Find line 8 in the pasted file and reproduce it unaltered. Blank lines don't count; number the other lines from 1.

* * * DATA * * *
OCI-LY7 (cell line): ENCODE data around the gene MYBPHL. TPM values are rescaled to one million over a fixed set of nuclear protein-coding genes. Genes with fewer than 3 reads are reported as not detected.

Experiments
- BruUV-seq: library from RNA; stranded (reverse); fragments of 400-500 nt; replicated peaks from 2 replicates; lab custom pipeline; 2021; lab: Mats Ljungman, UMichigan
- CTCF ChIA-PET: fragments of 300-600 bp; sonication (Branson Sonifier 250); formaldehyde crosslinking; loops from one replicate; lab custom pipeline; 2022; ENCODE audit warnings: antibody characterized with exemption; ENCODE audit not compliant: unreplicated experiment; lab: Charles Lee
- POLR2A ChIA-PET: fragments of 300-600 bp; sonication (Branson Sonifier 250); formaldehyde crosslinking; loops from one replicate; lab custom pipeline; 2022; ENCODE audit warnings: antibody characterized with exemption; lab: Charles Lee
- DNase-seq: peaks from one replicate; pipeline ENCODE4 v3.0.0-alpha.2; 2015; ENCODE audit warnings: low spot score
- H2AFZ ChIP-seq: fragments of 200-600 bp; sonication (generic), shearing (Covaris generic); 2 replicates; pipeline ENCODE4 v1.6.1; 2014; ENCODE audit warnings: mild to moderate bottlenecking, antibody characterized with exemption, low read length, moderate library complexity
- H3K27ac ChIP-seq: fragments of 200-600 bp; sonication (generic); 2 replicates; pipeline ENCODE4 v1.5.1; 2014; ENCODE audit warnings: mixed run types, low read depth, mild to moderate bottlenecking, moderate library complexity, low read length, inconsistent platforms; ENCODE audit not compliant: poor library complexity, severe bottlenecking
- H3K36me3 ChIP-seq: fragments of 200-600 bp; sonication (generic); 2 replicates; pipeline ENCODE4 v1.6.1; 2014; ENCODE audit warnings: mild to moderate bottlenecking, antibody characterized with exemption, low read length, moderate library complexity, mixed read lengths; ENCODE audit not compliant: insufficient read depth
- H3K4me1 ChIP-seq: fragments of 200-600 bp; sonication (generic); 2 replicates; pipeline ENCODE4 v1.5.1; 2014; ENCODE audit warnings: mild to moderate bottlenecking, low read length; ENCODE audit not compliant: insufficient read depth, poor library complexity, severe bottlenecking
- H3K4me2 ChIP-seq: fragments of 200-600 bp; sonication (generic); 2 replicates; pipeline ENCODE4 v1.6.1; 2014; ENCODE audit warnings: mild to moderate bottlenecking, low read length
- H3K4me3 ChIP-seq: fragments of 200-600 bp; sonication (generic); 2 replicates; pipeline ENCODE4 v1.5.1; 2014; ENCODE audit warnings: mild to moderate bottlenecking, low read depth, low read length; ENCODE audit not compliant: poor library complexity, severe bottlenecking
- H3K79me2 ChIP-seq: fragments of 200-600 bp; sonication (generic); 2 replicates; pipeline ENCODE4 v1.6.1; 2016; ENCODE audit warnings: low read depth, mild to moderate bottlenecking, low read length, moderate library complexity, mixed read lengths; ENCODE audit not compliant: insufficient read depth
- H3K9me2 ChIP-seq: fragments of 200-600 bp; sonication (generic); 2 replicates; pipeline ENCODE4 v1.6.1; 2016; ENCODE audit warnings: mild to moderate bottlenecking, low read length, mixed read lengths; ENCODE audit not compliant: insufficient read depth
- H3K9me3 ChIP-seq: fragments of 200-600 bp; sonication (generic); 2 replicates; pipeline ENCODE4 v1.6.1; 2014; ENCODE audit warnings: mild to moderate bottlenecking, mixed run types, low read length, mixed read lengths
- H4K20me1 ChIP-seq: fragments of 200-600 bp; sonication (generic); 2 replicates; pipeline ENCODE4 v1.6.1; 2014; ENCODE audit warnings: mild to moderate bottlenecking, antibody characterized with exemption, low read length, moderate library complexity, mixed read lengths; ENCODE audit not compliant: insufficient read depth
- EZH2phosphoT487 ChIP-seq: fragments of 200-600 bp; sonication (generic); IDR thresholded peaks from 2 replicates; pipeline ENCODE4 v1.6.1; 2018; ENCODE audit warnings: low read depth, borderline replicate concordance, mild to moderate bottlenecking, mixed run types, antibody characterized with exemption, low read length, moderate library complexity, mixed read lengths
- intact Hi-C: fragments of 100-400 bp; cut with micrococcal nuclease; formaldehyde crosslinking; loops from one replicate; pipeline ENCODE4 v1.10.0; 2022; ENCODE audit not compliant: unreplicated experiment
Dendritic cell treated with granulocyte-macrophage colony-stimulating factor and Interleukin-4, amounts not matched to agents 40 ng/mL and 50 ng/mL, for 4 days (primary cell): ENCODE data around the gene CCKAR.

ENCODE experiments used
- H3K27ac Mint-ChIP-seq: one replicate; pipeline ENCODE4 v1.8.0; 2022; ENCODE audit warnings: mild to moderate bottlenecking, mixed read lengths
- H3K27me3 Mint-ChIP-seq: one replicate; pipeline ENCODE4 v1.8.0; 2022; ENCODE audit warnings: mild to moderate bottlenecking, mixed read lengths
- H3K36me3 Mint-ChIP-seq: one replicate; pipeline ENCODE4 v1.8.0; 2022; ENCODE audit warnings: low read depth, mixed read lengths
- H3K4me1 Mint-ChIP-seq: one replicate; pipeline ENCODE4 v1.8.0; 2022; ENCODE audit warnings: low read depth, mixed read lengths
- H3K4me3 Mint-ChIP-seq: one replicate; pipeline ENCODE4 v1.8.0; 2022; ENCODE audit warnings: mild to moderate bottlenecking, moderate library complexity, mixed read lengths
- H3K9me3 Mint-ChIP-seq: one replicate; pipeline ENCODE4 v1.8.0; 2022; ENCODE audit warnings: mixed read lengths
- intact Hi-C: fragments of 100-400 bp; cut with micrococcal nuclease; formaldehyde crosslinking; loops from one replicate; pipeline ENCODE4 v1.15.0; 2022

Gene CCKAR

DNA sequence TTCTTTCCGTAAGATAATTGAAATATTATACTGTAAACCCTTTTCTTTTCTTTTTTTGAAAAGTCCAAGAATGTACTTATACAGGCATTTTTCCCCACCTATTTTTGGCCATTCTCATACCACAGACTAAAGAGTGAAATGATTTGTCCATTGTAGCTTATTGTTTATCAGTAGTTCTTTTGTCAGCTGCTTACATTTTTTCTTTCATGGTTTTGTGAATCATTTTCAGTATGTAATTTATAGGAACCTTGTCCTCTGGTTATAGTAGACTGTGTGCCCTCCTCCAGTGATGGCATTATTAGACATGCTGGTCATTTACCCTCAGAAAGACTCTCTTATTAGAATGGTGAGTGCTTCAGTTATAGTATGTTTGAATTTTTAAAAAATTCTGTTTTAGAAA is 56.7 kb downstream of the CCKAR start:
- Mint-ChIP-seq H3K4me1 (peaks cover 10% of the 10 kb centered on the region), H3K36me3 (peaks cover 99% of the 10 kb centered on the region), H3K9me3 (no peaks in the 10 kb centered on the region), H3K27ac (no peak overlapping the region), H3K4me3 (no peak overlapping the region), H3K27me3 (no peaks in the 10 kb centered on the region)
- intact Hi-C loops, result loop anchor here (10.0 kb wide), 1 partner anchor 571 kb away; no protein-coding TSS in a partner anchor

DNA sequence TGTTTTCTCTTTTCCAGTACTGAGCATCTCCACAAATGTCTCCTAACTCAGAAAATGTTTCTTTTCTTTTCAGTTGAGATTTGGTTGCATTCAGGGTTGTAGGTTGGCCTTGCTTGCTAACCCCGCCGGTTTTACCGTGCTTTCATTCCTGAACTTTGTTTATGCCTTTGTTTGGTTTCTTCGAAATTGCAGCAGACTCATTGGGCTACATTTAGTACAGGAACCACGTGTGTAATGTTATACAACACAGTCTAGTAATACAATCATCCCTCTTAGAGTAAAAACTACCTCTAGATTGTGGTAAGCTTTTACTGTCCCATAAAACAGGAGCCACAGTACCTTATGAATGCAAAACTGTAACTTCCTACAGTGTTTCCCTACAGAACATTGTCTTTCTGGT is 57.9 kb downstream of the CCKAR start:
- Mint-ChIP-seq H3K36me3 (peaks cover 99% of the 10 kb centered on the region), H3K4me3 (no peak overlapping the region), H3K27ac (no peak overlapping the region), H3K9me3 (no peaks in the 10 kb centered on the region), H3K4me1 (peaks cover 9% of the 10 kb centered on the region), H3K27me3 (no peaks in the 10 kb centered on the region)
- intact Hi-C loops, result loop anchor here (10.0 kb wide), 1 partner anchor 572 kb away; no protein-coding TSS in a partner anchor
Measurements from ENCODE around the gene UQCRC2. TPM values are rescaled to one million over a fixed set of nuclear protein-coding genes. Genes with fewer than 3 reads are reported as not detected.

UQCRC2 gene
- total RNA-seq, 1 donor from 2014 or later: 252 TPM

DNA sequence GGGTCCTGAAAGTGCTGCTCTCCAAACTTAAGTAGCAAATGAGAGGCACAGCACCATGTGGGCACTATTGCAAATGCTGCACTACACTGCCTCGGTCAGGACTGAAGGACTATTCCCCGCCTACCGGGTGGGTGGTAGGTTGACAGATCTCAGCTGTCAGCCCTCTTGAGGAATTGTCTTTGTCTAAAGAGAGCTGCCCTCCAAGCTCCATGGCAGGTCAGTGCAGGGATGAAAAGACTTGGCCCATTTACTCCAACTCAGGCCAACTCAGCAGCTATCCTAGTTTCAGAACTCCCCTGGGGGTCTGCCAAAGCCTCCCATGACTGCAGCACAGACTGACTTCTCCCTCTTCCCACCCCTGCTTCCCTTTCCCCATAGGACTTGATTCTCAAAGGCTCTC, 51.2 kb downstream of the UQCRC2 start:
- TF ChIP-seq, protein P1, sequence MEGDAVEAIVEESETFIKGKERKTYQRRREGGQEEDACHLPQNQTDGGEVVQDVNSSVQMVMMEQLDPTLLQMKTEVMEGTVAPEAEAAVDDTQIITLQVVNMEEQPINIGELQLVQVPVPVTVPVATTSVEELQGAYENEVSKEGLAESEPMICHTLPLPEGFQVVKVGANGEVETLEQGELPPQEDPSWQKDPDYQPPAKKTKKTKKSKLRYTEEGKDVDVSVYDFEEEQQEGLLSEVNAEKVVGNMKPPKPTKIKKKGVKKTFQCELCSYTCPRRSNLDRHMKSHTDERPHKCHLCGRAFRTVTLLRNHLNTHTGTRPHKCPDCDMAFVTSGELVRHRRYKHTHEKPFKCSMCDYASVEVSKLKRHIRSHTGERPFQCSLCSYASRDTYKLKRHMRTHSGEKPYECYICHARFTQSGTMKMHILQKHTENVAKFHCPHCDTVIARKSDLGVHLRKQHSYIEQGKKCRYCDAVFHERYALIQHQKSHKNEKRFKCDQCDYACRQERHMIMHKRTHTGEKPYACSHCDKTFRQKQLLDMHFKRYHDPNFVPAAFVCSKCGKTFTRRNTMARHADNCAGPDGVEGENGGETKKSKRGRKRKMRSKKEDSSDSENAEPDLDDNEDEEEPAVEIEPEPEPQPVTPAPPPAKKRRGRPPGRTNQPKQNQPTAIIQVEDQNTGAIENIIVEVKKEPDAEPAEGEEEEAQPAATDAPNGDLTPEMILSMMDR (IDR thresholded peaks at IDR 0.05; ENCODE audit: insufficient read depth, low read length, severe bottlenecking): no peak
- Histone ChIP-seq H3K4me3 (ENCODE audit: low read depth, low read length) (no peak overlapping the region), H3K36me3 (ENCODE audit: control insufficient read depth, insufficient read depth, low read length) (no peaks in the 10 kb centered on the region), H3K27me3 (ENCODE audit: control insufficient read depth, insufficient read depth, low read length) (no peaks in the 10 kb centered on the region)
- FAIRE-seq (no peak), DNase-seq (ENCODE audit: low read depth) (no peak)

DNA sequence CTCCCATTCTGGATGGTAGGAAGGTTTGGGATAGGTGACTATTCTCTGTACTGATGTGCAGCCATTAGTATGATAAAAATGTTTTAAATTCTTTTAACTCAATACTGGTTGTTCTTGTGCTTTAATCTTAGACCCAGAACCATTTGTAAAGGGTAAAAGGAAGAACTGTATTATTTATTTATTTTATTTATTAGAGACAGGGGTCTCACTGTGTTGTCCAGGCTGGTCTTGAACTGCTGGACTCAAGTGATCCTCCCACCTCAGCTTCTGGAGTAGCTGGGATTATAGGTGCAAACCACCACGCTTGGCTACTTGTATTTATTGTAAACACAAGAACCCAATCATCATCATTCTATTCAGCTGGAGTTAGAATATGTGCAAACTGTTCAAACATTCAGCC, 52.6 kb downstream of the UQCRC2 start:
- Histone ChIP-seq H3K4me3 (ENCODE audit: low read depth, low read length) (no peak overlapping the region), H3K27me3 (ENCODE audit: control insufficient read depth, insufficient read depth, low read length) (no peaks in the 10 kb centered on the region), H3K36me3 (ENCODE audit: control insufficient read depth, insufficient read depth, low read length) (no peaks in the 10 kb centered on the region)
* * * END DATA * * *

- H3K27ac ChIP-seq: fragments of 200-600 bp; sonication (generic); 2 replicates; pipeline ENCODE4 v1.5.1; 2014; ENCODE audit warnings: mixed run types, low read depth, mild to moderate bottlenecking, moderate library complexity, low read length, inconsistent platforms; ENCODE audit not compliant: poor library complexity, severe bottlenecking